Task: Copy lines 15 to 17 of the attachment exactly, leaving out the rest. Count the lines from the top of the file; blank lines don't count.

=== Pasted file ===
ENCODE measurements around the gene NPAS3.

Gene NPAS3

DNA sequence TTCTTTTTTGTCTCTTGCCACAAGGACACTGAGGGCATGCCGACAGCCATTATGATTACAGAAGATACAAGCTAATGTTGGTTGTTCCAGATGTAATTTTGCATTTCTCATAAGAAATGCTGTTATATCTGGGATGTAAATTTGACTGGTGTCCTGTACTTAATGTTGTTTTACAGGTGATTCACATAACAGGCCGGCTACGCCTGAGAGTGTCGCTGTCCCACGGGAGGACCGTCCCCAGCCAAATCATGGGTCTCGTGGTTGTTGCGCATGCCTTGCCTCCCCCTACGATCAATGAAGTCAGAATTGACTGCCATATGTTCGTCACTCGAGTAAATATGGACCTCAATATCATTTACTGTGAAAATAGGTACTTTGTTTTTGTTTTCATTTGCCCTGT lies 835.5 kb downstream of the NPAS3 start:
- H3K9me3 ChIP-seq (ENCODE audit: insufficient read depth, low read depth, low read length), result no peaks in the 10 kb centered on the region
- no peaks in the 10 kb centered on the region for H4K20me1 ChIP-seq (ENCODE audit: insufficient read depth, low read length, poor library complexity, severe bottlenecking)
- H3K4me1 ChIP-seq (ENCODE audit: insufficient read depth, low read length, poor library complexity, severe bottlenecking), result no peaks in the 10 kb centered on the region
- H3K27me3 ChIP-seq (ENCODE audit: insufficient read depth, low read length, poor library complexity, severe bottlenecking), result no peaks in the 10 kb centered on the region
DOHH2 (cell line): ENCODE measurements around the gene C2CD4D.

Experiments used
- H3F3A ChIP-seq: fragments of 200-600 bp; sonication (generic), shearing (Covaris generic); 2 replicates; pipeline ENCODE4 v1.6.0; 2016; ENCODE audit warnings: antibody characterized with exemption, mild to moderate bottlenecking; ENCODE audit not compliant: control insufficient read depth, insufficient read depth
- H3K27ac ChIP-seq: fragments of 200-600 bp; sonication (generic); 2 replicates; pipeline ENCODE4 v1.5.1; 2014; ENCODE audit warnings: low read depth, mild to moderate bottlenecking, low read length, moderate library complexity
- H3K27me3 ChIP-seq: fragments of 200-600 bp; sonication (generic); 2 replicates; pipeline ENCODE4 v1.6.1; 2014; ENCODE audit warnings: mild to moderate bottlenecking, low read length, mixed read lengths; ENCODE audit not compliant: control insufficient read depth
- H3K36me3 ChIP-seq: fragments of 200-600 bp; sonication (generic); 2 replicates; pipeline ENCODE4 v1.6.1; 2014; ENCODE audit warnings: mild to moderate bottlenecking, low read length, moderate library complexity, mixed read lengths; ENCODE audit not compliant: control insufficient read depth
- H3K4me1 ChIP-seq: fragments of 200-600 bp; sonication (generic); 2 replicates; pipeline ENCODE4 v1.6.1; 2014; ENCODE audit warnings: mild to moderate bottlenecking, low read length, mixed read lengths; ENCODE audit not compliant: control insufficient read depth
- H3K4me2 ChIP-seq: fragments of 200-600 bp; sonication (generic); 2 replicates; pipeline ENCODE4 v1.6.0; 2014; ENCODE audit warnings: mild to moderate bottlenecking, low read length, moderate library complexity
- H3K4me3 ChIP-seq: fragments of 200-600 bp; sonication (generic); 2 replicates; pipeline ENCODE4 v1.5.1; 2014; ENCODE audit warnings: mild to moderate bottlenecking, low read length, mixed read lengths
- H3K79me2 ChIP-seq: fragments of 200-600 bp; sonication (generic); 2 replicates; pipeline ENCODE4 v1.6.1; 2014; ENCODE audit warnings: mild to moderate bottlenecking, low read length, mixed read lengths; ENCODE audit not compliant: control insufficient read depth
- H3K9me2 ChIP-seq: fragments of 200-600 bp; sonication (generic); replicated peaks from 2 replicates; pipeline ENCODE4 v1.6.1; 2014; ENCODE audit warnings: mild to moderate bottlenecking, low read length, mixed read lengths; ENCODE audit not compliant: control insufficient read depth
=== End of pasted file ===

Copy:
- H3K4me2 ChIP-seq: fragments of 200-600 bp; sonication (generic); 2 replicates; pipeline ENCODE4 v1.6.0; 2014; ENCODE audit warnings: mild to moderate bottlenecking, low read length, moderate library complexity
- H3K4me3 ChIP-seq: fragments of 200-600 bp; sonication (generic); 2 replicates; pipeline ENCODE4 v1.5.1; 2014; ENCODE audit warnings: mild to moderate bottlenecking, low read length, mixed read lengths
- H3K79me2 ChIP-seq: fragments of 200-600 bp; sonication (generic); 2 replicates; pipeline ENCODE4 v1.6.1; 2014; ENCODE audit warnings: mild to moderate bottlenecking, low read length, mixed read lengths; ENCODE audit not compliant: control insufficient read depth